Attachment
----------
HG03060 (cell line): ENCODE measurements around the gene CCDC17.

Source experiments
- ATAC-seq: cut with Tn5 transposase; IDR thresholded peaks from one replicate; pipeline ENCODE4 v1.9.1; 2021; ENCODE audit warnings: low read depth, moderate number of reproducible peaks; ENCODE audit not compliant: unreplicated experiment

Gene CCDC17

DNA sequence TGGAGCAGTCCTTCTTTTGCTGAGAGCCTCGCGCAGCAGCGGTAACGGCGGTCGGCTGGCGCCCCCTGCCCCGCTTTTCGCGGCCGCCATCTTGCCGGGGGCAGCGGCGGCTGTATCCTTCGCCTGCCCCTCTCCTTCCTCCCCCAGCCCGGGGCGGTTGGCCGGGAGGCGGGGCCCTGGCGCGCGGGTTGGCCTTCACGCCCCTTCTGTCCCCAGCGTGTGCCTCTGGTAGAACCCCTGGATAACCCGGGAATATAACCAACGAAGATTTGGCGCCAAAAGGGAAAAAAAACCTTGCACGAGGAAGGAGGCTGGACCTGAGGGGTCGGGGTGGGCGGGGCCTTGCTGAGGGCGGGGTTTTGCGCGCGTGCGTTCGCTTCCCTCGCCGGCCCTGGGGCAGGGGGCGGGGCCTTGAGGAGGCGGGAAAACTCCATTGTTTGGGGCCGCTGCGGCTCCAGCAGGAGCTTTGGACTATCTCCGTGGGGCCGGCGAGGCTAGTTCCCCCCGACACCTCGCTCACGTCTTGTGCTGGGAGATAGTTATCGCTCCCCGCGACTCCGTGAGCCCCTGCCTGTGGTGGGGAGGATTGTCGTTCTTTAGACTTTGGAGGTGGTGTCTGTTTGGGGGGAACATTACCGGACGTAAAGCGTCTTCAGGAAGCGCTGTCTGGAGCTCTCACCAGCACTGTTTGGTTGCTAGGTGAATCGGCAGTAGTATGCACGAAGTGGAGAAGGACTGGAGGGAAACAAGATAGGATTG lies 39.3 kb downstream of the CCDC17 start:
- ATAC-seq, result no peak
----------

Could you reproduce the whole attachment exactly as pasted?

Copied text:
HG03060 (cell line): ENCODE measurements around the gene CCDC17.

Source experiments
- ATAC-seq: cut with Tn5 transposase; IDR thresholded peaks from one replicate; pipeline ENCODE4 v1.9.1; 2021; ENCODE audit warnings: low read depth, moderate number of reproducible peaks; ENCODE audit not compliant: unreplicated experiment

Gene CCDC17

DNA sequence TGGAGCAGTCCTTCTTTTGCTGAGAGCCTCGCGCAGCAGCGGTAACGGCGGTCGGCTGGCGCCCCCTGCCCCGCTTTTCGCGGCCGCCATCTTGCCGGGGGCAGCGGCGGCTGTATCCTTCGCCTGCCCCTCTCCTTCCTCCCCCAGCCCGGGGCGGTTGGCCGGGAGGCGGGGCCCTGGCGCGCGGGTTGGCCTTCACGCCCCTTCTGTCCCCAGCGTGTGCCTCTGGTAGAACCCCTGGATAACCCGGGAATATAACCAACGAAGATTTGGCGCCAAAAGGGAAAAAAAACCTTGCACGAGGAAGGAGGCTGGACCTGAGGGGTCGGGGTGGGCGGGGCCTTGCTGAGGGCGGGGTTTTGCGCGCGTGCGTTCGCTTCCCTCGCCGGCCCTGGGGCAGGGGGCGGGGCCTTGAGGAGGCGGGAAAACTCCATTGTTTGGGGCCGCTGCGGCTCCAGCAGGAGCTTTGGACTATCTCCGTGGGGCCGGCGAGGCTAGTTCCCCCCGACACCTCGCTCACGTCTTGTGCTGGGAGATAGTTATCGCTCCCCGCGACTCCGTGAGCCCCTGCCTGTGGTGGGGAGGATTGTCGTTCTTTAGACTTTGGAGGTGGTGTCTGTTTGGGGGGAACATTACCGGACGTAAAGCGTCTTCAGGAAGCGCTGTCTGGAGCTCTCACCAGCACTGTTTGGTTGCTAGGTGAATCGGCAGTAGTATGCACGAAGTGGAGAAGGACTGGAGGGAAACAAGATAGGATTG lies 39.3 kb downstream of the CCDC17 start:
- ATAC-seq, result no peak